Special teams coach John Fassel talks about the fake punt mishap.
Cedrick Wilson was given the ball on the fake punt with the plan of throwing it, but he was put in a nearly impossible position when Washington had his first option clearly covered. With no realistic options to pass it, he settled for what Fassel deemed “the emergency option” and tried to run with the ball. He was tackled for a 1-yard loss, 11 yards shy of a first down.
On one hand, you could call it bad luck that Washington guessed the right coverage for the type of play design Dallas had planned, but Fassel also admitted that Dallas had been getting “a lot of unpredictable looks” in the special teams coverages they’ve faced this season. That’s likely due to Fassel’s tendency to call fake plays. Washington may well have been switching up their coverages with the hope of possibly luring Dallas into an untenable fake attempt. “If we had run it the first time they wouldn’t have been able to stop it,” Fassel claimed. “But we didn’t call it [then.]”
Sturm takes us through the journey of the season, reenacted by one single Thanksgiving game, including a closer look at that fake punt.
The punter, Hunter Niswander, was headed to the right flat, where he would present almost no threat to get the 10 yards they needed for the first down. But when I looked at the design again, I at least saw the concept, which was CJ Goodwin — perhaps the man most famous for recovering the crazy onside kick versus Atlanta in Week 2 — playing the gunner and cutting all the way inside off motion and then running a corner route past the sticks. All that happened while the defenders focused on Niswander, who was probably just a Philly special decoy (perhaps even hoping that the concept they just ran in the red zone might cause Washington defenders to eat the cheese).
Ok, crazy idea and all, but.....29 has nobody within 10 yards of him in any direction. pic.twitter.com/mz3OOmuNqE— Bob Sturm (@SportsSturm) November 27, 2020
I think the evidence suggests they did eat the cheese, but we will never know. Wilson did not pull the trigger. Goodwin was wide open and waving for the ball. Would the throw and catch have been made? Maybe, maybe not. But if it was, Goodwin might run for the go-ahead touchdown. It didn’t look like Wilson was even considering passing the ball to either player, as he never adjusted the ball as a passer would. It really didn’t make much sense.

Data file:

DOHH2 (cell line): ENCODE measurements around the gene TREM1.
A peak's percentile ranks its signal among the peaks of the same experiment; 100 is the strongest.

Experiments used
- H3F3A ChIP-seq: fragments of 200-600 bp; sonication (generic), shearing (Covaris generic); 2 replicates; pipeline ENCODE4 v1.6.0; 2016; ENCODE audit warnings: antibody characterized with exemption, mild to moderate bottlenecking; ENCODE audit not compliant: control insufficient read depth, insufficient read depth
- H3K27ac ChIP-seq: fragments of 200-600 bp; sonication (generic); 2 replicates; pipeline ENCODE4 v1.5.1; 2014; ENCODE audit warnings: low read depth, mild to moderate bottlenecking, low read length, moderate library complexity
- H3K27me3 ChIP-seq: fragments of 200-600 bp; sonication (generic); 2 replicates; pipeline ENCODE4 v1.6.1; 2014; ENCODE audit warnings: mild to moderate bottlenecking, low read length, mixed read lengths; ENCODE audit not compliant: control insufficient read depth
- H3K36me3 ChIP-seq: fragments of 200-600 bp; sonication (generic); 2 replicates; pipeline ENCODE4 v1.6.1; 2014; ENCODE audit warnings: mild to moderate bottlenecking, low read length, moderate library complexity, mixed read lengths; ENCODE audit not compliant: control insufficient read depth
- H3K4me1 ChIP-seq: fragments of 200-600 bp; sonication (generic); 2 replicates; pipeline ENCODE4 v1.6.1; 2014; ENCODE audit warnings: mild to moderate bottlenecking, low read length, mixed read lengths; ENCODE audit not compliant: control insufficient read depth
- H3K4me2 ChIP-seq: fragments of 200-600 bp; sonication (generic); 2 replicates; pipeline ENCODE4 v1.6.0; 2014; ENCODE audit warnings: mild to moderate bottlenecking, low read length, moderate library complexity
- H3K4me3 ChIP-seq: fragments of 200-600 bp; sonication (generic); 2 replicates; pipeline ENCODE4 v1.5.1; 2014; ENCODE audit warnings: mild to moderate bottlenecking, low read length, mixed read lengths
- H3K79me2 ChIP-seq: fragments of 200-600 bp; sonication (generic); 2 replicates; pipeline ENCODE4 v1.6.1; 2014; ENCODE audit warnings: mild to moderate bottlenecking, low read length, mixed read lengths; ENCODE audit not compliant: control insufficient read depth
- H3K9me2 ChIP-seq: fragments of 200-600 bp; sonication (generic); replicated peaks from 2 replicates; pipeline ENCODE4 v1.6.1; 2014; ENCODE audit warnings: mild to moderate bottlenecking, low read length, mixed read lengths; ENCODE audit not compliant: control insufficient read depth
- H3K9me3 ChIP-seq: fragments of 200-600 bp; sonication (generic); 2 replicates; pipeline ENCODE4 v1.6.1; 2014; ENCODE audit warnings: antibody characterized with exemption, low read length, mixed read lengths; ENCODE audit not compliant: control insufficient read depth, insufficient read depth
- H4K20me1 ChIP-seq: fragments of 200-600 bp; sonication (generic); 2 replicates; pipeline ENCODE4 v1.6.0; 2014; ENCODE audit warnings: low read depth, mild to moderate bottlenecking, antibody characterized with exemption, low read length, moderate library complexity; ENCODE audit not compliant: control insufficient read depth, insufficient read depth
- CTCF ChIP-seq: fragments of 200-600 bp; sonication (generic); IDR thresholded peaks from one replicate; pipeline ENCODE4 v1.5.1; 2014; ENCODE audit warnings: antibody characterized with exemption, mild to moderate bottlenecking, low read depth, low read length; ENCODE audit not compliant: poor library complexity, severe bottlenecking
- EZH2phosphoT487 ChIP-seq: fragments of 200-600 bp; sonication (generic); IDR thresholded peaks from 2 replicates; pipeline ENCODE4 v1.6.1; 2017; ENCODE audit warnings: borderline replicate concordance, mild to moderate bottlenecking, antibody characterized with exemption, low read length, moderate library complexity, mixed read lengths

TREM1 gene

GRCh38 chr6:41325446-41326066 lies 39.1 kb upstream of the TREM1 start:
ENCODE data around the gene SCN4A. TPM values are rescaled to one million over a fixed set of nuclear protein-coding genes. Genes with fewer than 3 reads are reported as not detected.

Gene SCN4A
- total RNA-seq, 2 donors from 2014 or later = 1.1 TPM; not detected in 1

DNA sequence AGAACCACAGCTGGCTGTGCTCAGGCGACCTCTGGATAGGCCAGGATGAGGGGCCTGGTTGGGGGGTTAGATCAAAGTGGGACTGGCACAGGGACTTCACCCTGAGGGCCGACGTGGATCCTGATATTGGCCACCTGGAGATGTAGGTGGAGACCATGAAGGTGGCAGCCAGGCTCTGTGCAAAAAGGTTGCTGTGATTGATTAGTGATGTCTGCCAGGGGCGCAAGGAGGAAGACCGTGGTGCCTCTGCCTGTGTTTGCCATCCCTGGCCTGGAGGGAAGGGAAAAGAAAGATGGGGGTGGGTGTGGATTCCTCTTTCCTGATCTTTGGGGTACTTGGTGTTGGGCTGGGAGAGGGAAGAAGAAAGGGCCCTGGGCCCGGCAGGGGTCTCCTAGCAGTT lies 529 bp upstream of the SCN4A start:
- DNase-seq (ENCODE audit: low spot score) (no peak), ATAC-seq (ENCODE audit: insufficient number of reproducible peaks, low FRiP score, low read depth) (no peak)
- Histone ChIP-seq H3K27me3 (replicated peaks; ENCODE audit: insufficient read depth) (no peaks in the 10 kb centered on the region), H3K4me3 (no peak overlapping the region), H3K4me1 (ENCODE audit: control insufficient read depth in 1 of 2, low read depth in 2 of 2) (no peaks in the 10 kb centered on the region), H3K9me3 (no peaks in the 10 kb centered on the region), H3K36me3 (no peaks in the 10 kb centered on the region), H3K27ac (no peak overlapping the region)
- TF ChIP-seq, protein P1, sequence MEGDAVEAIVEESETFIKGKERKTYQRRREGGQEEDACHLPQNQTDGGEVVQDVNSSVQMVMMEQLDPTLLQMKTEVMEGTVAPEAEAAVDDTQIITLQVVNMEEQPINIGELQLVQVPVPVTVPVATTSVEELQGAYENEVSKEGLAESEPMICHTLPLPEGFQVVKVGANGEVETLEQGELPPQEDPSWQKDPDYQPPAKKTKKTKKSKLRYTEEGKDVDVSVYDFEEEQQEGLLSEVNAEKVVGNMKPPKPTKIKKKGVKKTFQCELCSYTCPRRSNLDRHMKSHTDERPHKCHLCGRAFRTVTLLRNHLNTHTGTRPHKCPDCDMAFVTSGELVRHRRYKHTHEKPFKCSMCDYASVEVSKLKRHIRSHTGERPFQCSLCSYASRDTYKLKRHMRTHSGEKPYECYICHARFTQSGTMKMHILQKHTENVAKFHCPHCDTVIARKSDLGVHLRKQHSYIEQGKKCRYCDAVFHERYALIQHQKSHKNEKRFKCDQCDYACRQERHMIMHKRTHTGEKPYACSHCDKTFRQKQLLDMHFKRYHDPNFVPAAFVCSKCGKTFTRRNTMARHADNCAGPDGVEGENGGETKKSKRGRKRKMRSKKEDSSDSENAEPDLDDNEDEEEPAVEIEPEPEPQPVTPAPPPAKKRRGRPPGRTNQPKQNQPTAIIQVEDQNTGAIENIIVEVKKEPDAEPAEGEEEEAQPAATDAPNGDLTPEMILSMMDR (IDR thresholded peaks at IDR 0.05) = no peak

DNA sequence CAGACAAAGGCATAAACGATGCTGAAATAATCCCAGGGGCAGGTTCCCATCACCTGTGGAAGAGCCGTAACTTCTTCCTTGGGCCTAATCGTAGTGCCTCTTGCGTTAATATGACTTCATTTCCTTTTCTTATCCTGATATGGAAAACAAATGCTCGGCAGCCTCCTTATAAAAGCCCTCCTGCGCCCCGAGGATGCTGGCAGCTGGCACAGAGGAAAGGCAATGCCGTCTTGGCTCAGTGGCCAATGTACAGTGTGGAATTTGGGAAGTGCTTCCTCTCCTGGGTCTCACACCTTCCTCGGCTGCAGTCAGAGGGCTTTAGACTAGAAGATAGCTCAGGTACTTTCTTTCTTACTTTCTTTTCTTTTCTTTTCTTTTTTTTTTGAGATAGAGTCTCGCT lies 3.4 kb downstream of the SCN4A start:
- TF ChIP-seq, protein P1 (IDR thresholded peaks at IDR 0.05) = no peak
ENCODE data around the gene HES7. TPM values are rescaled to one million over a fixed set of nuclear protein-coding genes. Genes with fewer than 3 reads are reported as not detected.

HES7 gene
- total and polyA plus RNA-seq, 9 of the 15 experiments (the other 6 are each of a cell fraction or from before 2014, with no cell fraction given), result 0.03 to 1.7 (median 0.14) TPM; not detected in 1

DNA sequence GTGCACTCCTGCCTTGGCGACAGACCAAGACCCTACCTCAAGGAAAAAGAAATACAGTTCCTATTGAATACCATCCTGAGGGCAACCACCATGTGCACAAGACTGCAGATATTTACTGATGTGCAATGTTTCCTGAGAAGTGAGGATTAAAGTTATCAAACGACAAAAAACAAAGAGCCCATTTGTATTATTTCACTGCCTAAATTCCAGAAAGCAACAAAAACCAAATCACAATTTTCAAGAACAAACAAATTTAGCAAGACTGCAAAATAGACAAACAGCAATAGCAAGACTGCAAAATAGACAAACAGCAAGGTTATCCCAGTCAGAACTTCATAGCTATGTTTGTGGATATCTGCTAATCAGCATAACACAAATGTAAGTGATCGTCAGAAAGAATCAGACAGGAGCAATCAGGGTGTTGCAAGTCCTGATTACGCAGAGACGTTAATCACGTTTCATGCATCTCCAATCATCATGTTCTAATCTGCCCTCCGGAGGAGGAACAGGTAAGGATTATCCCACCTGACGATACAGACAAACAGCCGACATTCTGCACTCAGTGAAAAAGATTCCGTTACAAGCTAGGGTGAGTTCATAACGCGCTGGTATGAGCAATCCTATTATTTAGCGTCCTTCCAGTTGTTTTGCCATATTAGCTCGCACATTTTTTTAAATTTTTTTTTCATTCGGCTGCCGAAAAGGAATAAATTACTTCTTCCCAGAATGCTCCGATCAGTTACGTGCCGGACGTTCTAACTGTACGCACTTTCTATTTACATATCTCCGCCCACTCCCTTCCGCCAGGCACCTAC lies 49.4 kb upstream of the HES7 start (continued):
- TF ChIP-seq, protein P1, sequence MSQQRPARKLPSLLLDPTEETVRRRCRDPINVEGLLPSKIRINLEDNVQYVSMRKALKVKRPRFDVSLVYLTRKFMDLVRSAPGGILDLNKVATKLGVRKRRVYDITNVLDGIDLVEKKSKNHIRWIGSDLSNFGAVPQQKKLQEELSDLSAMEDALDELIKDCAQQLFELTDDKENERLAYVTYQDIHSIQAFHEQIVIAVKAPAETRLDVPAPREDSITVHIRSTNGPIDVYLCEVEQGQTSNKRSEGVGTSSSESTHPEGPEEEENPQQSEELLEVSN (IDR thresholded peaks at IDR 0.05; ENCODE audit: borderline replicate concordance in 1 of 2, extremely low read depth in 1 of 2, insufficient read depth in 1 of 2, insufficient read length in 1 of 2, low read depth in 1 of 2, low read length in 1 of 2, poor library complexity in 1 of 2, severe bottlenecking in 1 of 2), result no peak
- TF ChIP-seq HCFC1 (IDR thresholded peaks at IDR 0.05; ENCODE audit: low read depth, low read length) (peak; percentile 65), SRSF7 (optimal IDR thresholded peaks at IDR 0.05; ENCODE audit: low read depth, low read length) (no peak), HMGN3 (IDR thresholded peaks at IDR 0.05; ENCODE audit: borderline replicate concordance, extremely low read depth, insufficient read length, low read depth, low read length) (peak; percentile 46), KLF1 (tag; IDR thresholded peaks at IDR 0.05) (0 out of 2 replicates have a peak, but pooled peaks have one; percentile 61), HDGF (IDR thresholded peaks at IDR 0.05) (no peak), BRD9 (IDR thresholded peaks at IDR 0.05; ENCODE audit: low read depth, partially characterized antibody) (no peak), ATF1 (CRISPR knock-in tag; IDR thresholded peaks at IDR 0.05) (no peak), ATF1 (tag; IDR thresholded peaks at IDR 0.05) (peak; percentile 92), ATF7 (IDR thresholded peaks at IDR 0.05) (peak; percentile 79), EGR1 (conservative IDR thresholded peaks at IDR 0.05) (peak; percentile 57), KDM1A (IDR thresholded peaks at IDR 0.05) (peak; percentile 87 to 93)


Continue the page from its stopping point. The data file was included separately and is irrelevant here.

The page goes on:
It looked ridiculous and disastrous. Unprepared and desperate.
It was good to see Gregory have a good game on Thursday.
Gregory compiled five pressures in his first three full outings and provided a needed boost to the Cowboys pass rush that was being held above water by All-Pro defensive end DeMarcus Lawrence.
During Thursday’s Thanksgiving showdown, the former top talent out of Nebraska played what could be considered his best game as a Cowboy, as he recorded two sacks in just 29 snaps. The two sacks were Gregory’s first since his reinstatement, and the game was Gregory’s first ever two-sack game in his short NFL career.
The first of the two sacks came on 3rd and 7 on the very first Washington drive.
It’s about mental health: How the Cowboys are trying to cope after a brutal emotional rollercoaster - Michael Gehlken, Dallas Morning News
It’s been an exhausting season, but talking things through can be very therapeutic.
On the Cowboys’ first offensive drive, they lost both starting tackles in a five-play span. Left tackle Cam Erving sprained his right MCL Then, on the right side, Martin aggravated a left calf injury.
Dallas trailed by four points to begin the fourth quarter before ceding 21 points unanswered in a 41-16 loss. McCarthy called the entire experience “emotionally exhausting.”
It’s not about riding the highs and lows of an NFL season.
It’s about mental health.
During what has been an already difficult year with COVID-19 and social distancing, the Cowboys have professionals on staff to be a resource to players, coaches and staffers as needed. McCarthy has used his own dealings with a mental health worker as an example to players.
In 1995, McCarthy was the Kansas City Chiefs’ quarterbacks coach while going through a divorce.
“It was taboo to talk to somebody,” McCarthy said. “I was talking to an individual at that time, and anytime the individual came into my office, I wanted to crawl under my desk. That was just kind of the stigma of it back then.